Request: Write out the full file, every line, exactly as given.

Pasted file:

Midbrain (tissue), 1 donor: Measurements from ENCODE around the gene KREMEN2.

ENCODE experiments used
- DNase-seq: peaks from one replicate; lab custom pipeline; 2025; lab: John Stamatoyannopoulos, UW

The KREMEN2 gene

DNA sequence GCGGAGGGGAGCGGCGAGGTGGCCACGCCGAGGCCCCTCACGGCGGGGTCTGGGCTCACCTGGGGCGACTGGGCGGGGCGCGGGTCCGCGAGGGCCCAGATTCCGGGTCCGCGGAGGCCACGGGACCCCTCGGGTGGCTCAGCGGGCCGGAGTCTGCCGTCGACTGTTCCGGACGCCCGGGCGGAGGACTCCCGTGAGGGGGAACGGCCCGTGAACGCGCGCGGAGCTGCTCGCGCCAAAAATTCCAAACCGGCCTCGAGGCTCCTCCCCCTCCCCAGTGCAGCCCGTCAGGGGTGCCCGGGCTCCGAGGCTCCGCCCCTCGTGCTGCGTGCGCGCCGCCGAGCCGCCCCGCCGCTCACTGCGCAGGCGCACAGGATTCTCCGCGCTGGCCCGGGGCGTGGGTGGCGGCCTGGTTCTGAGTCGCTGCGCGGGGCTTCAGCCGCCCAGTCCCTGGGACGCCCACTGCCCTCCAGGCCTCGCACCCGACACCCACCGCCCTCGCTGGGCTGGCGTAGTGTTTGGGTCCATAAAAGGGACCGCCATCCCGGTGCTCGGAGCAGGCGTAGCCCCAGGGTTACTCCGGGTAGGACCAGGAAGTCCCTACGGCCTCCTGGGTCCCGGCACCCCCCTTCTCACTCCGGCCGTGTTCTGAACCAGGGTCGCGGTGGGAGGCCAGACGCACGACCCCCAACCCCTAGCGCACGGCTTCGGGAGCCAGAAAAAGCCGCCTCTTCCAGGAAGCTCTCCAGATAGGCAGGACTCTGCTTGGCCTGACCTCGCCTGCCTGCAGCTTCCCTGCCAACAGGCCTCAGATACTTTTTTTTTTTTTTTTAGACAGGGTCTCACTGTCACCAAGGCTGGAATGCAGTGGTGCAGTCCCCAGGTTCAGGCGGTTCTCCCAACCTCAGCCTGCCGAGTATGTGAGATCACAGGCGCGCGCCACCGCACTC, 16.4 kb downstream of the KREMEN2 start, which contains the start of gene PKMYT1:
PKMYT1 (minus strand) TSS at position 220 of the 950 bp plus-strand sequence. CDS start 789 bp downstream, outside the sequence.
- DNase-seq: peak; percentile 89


Midbrain (tissue), 1 donor: Measurements from ENCODE around the gene KREMEN2.

ENCODE experiments used
- DNase-seq: peaks from one replicate; lab custom pipeline; 2025; lab: John Stamatoyannopoulos, UW

The KREMEN2 gene

DNA sequence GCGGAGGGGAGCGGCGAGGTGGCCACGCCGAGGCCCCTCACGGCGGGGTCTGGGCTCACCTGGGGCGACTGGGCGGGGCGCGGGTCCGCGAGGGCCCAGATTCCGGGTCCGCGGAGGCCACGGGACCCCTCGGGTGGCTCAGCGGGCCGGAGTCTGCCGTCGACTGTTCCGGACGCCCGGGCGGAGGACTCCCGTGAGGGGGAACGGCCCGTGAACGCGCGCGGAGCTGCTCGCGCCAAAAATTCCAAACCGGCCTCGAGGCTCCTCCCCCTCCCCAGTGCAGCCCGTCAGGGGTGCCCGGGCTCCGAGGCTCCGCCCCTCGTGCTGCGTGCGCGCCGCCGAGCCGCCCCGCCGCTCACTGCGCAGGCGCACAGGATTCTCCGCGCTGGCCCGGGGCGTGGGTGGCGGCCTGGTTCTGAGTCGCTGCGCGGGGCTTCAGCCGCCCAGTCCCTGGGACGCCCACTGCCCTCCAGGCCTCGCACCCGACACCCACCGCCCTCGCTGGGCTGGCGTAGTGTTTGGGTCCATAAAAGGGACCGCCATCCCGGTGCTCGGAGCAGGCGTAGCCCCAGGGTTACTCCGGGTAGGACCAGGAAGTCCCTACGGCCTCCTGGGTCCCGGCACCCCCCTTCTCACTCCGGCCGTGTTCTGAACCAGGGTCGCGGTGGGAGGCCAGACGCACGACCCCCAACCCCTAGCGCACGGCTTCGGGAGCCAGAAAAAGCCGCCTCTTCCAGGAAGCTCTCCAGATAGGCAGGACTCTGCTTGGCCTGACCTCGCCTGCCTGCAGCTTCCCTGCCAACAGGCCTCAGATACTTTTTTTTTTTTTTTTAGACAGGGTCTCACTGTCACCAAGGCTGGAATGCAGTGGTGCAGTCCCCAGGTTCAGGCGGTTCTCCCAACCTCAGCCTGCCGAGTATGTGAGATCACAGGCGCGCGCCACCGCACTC, 16.4 kb downstream of the KREMEN2 start, which contains the start of gene PKMYT1:
PKMYT1 (minus strand) TSS at position 220 of the 950 bp plus-strand sequence. CDS start 789 bp downstream, outside the sequence.
- DNase-seq: peak; percentile 89